Robert Fitzpatrick the ex-FBI agent who worked in Boston as the assistant agent in charge was wrongfully indicted on April 28,2015 by a Boston federal grand jury in an indictment signed by Fred Wyshak . If ever an action showed meanness, pettiness, and abuse of prosecutorial power for one’s personal ends this is it. Coincidentally it became public yesterday on the same day I wrote about the injudicious use of power by Boston U.S. attorney Carmen Ortez providing a further example of an office that is out of control.
The indictment was returned on April 28,2015. Fitzpatrick did not have the courtesy of being treated with dignity for he was unnecessarily arrested and brought before the court in handcuffs. He had served 21 years as an FBI agent. Treating him like that is a small indication of the malice Wyshak can demonstrate to people he does not like something akin to what Vladimir Putin does. This has nothing to do with justice or performing the work of a prosecutor, it is a naked brutal act of unrestrained power to hurt a good man who has done nothing wrong except testify to what he believed to be the truth.
Fitzpatrick is charged with perjury and for each charge of perjury he is also accused of obstruction of justice. This again is one of the novel tricks by Wyshak by stretching one criminal act into a different one for the purpose of increasing the sentence; he usually does this by invoking the racketeering statute but unable to find others in league with Fitzpatrick he was only able to turn the perjury into an obstruction of justice.
The indictment by the grand jurors who are little more than rubber stamps for the federals set out the background by talking about Fitzpatrick’s time as an agent (1965 – 1986); his time in Boston (late 1980 to May 1986) Whitey Bulger’s years as an informant (1975 to 1990). The first indication that Wyshak has gone over the edge is when he describes Whitey saying he operated an organized crime group “known by various names including “the Winter Hill Gang” and “South Boston”.”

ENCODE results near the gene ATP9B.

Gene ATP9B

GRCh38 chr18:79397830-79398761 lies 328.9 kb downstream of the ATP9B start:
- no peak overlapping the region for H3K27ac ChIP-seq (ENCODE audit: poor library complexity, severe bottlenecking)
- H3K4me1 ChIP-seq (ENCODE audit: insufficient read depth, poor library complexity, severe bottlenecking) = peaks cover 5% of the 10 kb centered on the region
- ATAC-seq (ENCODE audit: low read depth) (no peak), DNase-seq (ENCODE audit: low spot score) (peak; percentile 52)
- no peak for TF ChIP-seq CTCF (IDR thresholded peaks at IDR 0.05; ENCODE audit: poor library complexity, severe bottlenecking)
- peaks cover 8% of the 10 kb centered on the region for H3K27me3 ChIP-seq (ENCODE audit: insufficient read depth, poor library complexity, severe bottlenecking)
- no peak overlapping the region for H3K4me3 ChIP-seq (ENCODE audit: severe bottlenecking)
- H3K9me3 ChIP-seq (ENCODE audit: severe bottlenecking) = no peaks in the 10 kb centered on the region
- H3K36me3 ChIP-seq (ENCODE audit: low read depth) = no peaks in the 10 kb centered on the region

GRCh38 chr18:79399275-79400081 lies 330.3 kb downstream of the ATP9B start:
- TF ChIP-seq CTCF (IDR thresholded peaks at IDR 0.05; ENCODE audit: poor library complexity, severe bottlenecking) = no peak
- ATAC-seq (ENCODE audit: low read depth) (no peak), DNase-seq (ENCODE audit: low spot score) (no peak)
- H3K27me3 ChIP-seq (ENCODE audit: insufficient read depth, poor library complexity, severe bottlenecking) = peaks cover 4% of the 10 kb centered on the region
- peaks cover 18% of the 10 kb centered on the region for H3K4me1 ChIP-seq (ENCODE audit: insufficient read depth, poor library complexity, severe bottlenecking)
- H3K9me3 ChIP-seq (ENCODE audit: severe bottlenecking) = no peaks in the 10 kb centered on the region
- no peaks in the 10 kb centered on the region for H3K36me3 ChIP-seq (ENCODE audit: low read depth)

No one ever testified South Boston was an organized crime group. There was no organized crime group “South Boston” except in Wyshak’s erratic mind. South Boston is a section of the city. Whitey was from South Boston, most of the others in the gang were not. This is another attempt by Wyshak to demean and slander the people who live in South Boston. It continues his inexplicable obsession with it; when asked where former FBI agent Connolly went wrong he said he was too close to South Boston.
The specific acts of perjury that are charged are that Fitzpatrick said he was sent as assistant agent in charge to the Boston FBI office by an assistant director of the FBI with special instruction to clean up a problem there. The indictment alleges he received no such instruction and his transfer was routine. This is hardly material to the issues at trial and will require a “he said, she said” type of dispute. Every witness in the history of time could be indicted for such especially in divorce actions.
The next act is his statement that Whitey denied to him that he was an informant. The indictment alleges Whitey never made that denial to Fitzpatrick. This is a one-on-one conversation between Whitey and Fitzpatrick; how can it be proven. Perhaps, Wyshak will squeeze some witness like John Morris or Jim Ring, two former FBI agents who to save themselves have proven willing to go along with Wyshak’s view of the world to say Fitzpatrick told them something different. Wyshak is good with the hearsay evidence from cooperating witnesses but in truth there is no way he can prove this unless he is now going to make a deal with Whitey to get Fitzpatrick.
But even if Whitey testified against Fitzpatrick after being given one of Wyshak’s deals whether Whitey was an informant or not has no material bearing on the issues in the case. Defense counsel for Whitey threw a monkey into the case by alleging Whitey was not an informant and Wyshak fell for it and has been chasing it ever since. To be perjury a matter must be material to the charges and Whitey’s status though it consumed many trial dates was not something the jury had to consider.